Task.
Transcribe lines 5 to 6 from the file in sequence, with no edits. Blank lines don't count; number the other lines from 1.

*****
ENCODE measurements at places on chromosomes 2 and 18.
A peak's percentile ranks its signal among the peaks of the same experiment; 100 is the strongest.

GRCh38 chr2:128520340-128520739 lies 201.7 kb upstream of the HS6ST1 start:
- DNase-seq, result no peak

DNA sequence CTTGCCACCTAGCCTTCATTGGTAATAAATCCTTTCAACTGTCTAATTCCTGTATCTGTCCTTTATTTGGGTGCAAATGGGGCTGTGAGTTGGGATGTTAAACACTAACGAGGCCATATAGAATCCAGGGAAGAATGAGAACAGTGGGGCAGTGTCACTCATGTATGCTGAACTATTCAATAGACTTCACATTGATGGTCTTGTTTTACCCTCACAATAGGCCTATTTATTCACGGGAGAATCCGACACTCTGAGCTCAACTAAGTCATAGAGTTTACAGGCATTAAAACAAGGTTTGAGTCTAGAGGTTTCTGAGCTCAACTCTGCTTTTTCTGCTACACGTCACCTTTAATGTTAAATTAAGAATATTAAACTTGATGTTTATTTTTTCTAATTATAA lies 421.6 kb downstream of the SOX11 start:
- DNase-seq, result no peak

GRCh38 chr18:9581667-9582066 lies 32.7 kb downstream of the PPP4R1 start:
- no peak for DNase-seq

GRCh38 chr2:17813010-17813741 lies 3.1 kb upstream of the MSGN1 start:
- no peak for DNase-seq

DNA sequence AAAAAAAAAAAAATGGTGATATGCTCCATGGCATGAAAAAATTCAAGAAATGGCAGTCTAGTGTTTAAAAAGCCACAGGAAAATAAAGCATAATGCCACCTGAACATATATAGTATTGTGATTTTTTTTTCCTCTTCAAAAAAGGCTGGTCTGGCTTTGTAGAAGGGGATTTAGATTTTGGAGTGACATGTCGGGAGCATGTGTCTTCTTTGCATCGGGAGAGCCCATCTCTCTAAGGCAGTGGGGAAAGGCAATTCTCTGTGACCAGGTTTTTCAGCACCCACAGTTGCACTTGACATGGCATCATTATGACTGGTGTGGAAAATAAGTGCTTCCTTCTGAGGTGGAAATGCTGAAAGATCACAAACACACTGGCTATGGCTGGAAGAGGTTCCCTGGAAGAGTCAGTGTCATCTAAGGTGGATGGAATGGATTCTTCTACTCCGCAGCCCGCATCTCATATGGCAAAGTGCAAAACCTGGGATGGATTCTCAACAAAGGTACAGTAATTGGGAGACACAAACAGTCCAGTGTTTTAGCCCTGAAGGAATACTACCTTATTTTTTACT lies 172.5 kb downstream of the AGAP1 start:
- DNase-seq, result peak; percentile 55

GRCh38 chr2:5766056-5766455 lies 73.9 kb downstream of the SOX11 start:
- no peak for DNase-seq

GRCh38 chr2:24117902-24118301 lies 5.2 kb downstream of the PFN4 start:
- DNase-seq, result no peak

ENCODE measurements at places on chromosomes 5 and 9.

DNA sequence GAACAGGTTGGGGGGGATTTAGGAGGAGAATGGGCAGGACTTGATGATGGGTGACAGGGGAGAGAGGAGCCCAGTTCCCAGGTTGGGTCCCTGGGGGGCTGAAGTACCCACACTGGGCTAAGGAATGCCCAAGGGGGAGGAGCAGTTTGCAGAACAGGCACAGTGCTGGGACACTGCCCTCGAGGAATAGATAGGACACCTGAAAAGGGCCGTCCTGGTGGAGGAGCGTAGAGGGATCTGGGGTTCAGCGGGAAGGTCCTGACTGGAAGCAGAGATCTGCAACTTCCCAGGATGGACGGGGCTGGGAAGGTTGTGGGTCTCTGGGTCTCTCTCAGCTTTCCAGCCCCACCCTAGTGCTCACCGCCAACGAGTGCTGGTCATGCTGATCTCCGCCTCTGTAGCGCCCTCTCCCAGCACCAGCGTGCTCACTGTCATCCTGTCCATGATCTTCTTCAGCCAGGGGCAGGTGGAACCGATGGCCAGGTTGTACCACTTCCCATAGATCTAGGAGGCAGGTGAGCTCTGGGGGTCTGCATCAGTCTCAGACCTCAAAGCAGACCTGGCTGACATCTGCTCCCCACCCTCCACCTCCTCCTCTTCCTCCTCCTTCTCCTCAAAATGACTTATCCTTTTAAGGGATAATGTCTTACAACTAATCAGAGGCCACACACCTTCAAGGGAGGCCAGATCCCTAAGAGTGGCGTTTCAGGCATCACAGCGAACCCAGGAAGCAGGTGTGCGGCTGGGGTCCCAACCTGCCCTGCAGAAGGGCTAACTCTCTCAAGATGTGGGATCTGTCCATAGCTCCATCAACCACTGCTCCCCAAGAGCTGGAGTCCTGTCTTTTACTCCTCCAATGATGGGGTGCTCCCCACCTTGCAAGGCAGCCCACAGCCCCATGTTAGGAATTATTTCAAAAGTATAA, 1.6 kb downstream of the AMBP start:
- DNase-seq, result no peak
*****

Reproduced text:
DNA sequence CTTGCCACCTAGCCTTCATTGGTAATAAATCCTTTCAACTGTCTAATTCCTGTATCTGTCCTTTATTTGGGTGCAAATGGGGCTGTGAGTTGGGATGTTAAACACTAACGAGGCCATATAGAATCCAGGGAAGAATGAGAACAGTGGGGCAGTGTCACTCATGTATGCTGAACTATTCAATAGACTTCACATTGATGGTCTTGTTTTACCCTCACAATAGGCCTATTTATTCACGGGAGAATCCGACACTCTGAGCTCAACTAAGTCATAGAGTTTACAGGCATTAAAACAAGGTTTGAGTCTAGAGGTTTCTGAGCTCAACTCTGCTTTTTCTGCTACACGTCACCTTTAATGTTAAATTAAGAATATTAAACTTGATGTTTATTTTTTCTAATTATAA lies 421.6 kb downstream of the SOX11 start:
- DNase-seq, result no peak